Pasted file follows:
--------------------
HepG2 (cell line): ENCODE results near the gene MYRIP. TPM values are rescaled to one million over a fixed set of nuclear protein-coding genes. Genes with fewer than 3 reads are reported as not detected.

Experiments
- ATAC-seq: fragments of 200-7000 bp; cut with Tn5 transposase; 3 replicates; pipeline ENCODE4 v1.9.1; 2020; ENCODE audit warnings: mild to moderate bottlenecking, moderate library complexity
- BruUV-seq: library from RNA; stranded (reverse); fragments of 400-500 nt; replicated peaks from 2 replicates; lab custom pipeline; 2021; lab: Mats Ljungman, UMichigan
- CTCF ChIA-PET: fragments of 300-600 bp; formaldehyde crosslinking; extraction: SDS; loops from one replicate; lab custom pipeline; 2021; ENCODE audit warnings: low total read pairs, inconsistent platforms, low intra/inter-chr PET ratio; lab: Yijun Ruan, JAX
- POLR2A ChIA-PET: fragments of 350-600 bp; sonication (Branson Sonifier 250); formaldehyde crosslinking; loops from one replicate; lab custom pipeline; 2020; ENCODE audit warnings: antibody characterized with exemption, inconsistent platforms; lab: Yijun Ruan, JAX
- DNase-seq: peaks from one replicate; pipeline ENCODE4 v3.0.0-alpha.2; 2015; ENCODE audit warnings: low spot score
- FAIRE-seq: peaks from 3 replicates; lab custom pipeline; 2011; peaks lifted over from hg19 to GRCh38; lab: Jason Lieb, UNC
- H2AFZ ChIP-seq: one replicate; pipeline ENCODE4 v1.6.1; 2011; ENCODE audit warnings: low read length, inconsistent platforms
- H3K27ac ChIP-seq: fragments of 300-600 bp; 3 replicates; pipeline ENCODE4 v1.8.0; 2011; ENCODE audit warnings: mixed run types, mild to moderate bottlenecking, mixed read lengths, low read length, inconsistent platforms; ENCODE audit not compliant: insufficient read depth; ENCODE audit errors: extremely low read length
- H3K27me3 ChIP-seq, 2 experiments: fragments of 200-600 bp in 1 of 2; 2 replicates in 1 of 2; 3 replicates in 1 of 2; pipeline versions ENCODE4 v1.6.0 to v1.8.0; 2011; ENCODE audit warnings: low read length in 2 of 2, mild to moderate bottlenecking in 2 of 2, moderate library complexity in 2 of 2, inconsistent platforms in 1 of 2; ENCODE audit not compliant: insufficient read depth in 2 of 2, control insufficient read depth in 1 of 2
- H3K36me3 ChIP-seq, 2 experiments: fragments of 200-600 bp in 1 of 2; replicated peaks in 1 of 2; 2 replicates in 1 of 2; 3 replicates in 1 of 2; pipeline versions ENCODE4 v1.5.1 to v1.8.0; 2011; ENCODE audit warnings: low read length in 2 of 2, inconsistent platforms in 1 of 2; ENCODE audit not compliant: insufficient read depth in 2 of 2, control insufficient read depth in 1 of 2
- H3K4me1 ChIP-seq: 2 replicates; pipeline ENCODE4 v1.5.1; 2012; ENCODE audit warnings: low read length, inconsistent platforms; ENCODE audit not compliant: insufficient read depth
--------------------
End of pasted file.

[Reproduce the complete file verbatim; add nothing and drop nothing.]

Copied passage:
HepG2 (cell line): ENCODE results near the gene MYRIP. TPM values are rescaled to one million over a fixed set of nuclear protein-coding genes. Genes with fewer than 3 reads are reported as not detected.

Experiments
- ATAC-seq: fragments of 200-7000 bp; cut with Tn5 transposase; 3 replicates; pipeline ENCODE4 v1.9.1; 2020; ENCODE audit warnings: mild to moderate bottlenecking, moderate library complexity
- BruUV-seq: library from RNA; stranded (reverse); fragments of 400-500 nt; replicated peaks from 2 replicates; lab custom pipeline; 2021; lab: Mats Ljungman, UMichigan
- CTCF ChIA-PET: fragments of 300-600 bp; formaldehyde crosslinking; extraction: SDS; loops from one replicate; lab custom pipeline; 2021; ENCODE audit warnings: low total read pairs, inconsistent platforms, low intra/inter-chr PET ratio; lab: Yijun Ruan, JAX
- POLR2A ChIA-PET: fragments of 350-600 bp; sonication (Branson Sonifier 250); formaldehyde crosslinking; loops from one replicate; lab custom pipeline; 2020; ENCODE audit warnings: antibody characterized with exemption, inconsistent platforms; lab: Yijun Ruan, JAX
- DNase-seq: peaks from one replicate; pipeline ENCODE4 v3.0.0-alpha.2; 2015; ENCODE audit warnings: low spot score
- FAIRE-seq: peaks from 3 replicates; lab custom pipeline; 2011; peaks lifted over from hg19 to GRCh38; lab: Jason Lieb, UNC
- H2AFZ ChIP-seq: one replicate; pipeline ENCODE4 v1.6.1; 2011; ENCODE audit warnings: low read length, inconsistent platforms
- H3K27ac ChIP-seq: fragments of 300-600 bp; 3 replicates; pipeline ENCODE4 v1.8.0; 2011; ENCODE audit warnings: mixed run types, mild to moderate bottlenecking, mixed read lengths, low read length, inconsistent platforms; ENCODE audit not compliant: insufficient read depth; ENCODE audit errors: extremely low read length
- H3K27me3 ChIP-seq, 2 experiments: fragments of 200-600 bp in 1 of 2; 2 replicates in 1 of 2; 3 replicates in 1 of 2; pipeline versions ENCODE4 v1.6.0 to v1.8.0; 2011; ENCODE audit warnings: low read length in 2 of 2, mild to moderate bottlenecking in 2 of 2, moderate library complexity in 2 of 2, inconsistent platforms in 1 of 2; ENCODE audit not compliant: insufficient read depth in 2 of 2, control insufficient read depth in 1 of 2
- H3K36me3 ChIP-seq, 2 experiments: fragments of 200-600 bp in 1 of 2; replicated peaks in 1 of 2; 2 replicates in 1 of 2; 3 replicates in 1 of 2; pipeline versions ENCODE4 v1.5.1 to v1.8.0; 2011; ENCODE audit warnings: low read length in 2 of 2, inconsistent platforms in 1 of 2; ENCODE audit not compliant: insufficient read depth in 2 of 2, control insufficient read depth in 1 of 2
- H3K4me1 ChIP-seq: 2 replicates; pipeline ENCODE4 v1.5.1; 2012; ENCODE audit warnings: low read length, inconsistent platforms; ENCODE audit not compliant: insufficient read depth